COMMENT by ERWIN CHLANDA
Being such a lovely small town Alice Springs presents wonderful opportunities to have one’s fingers in lots of pies without having to try very hard.
Take Chansey Paech (at left), for example. He’s a town councillor, he’s the Labor candidate for the Territory seat of Namatjira, he’s the president of the Alice Springs branch of the Labor and he works for the Federal Member for Lingiari, Warren Snowdon (above right). That puts him on the Federal payroll, as he was previously at least partly and less directly so, as an employee of CAAMA.
Warren is the president of the Labor Party in the NT – at least I think so. Labor’s website doesn’t make that clear. I know he used to be. Chansey could have probably told me if he had returned my calls.
He mostly doesn’t. That puts him at odds with fellow Labor candidates Dale Wakefield (Braitling) and Scott McConnell (Stuart) who freely share with the readers of the Alice Springs News Online their ambitions and views.
Chansey has his aversion to answering questions in common with former Alice lad Michael Gunner (at right), now the tongue-tied Leader of the Opposition.
It’s such a pity, because we’d like to ask one or the other or both:-
• Will the oil and gas barons be able to take the Territory to the cleaners, as Adam Giles suggests, if Labor brings in a fracking moratorium?
• What would need to happen for the moratorium to end?
• Do they have a response to Adam raising sovereign risk as an issue?
• Or do they agree with his mines department boss Ron Kelly that it works in our favour?
• What have they done about Port Darwin, we’d like to ask, about its Chinese lessees and Adam, other than doing a Pauline Hanson: “I don’t like it.”
And so on.
So, the Territory has the misfortune of having a government and an opposition in a contest for who can be less transparent.
But so far as deathly silence goes, no-one does it better than Warren.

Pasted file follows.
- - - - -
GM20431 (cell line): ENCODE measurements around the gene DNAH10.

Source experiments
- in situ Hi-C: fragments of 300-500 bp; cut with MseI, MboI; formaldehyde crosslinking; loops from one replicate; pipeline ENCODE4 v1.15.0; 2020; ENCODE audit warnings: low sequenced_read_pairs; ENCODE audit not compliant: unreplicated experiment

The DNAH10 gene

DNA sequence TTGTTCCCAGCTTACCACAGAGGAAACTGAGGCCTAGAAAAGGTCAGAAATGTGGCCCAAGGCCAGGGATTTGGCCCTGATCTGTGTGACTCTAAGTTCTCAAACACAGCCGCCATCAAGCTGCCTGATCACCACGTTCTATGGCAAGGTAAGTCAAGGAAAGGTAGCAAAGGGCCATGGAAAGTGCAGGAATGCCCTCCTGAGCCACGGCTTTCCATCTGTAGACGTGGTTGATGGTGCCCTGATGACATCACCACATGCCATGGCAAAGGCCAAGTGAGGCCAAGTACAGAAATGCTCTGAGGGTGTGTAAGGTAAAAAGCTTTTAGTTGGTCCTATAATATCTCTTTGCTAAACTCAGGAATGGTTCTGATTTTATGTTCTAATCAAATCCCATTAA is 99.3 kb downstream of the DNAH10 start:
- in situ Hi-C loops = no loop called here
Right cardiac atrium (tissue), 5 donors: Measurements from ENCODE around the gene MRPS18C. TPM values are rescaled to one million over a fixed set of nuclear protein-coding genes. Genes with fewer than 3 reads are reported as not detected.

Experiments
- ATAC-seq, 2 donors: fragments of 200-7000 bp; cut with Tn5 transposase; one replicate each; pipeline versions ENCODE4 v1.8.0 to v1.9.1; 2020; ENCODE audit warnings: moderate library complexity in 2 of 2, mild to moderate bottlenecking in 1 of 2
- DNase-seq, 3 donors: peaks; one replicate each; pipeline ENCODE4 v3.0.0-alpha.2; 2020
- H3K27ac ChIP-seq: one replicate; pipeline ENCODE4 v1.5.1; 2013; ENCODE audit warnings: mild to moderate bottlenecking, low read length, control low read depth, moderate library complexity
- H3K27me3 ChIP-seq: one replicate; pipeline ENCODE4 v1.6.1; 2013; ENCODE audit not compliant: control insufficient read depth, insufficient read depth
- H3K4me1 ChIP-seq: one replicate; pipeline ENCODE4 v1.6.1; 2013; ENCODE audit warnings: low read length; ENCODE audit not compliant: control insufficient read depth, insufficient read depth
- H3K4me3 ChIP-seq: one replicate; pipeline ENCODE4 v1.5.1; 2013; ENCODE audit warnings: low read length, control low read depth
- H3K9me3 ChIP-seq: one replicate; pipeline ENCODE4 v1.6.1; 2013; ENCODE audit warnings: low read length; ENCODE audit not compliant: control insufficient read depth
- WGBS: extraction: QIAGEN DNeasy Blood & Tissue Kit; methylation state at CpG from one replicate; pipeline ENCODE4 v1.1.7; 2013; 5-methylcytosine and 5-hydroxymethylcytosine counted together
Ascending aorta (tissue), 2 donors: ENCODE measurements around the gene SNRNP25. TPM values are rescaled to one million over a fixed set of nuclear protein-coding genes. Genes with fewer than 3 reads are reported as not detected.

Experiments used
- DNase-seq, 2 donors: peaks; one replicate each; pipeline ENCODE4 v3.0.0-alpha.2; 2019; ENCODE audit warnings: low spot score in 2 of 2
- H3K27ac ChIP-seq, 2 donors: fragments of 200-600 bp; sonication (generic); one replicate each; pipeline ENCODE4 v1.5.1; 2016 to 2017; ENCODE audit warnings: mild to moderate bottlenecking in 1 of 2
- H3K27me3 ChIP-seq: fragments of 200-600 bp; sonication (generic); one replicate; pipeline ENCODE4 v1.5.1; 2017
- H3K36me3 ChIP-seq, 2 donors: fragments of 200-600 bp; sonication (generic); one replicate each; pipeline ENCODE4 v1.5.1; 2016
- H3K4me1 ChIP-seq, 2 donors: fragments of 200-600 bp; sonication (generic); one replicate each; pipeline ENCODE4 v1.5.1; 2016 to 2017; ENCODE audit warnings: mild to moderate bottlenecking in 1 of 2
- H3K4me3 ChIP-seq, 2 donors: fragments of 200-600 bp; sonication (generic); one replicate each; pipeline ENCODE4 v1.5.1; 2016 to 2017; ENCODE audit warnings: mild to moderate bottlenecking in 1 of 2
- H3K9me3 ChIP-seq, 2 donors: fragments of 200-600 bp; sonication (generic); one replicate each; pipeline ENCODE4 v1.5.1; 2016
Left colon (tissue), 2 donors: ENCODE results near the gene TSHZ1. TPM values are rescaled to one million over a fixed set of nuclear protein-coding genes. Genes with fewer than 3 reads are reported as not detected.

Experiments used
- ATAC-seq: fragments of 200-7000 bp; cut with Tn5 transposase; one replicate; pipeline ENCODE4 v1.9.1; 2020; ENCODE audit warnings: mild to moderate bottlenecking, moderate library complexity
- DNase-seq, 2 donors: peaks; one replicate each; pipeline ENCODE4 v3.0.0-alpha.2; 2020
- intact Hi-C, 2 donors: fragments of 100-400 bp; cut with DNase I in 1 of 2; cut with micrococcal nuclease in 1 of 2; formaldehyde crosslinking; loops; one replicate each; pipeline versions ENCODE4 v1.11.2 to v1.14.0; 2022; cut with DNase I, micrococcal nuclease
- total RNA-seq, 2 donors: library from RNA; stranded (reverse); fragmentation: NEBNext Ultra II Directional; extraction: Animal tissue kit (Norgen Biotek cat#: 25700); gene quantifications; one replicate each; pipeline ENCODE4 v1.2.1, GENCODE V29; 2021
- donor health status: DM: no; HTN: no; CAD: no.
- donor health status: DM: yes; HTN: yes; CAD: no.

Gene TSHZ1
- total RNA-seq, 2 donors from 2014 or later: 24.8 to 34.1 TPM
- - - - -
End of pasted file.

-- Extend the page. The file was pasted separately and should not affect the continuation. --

I’m greatly indebted to the ABC for reminding me of him, by inviting me to appear on their Marginalia program airing on Sunday mornings, which is of course about marginal Federal seats. And Warren’s is right up there: He is holding Lingiari, that’s all of the NT except Darwin, by less than 1%.
Gosh, here I was preparing for the interview, and I could not for the life of me remember when we last had something to report about Wazza.
I googled our seven million word archive. Yes, in 2007 he got a peripheral mention in a letter to the editor about Mark Latham.
It was an election year. He stood against Adam Giles in Lingiari who campaigned with the brave, if politically ill-considered slogan: “No more sit-down money.” Well, did Warren have a ball with that: You gunna vote for someone who’s going to take your dole away? Nahhh.
In 2012 a businessman was seeking his support, and there was a “no comment” from him on a health funding issue.
In 2013 we reported that he was supporting a very expensive government-funded program under which Robert de Castella took a very small number of young Indigenous people to run in the New York marathons.
In the media section of Warren’s own website, the most recent and only release for 2016 was on February 3 when he “acknowledged the passing of renowned architect Paul Pholeros”.
The one before that was on July 10, 2013, a transcript of a Sky News interview about the impact of Yirrkala Bark Petitions.
Warren released 14 media statements in 2013 in the lead-up to the Federal election. Then nothing for 30 months! Apparently nothing worth reporting on happened in that period for Warren. His constituents will no doubt agree, nothing meaningful happened for them so far as his performance is concerned.
Our Where Is Warren Google search continues. 2013 was clearly a big year for him, before the election, that is. In March we have a photo of him among aldermen at the rubbish dump for which he’d organised a Federal grant.
But try as I might, there was no trace of an informed, creative, perceptive analysis by him of the intractable problems of the NT, let alone an enlightened suggestion of what to do about them. More funding is about the extent of it, so much so that we have long labelled him “More Money, More Money Snowdon.”
His present day base salary is $199,040. That would make it, in today’s money, around $6m for the 30-odd years he’s been in Parliament, not counting add-ons for additional Parliamentary jobs, although they have been rare. Nor would that include the massive staff and travel costs incurred by someone whose contribution to the NT has been so paltry.
By far our longest serving politician (1987 to 1996 and from 1998 to the present) surely Warren could be expected to be the doyen of the Territory politicians, our elder statesman. However, it’s a case of the lights are on, but no-one’s at home.
COMMENT by ERWIN CHLANDA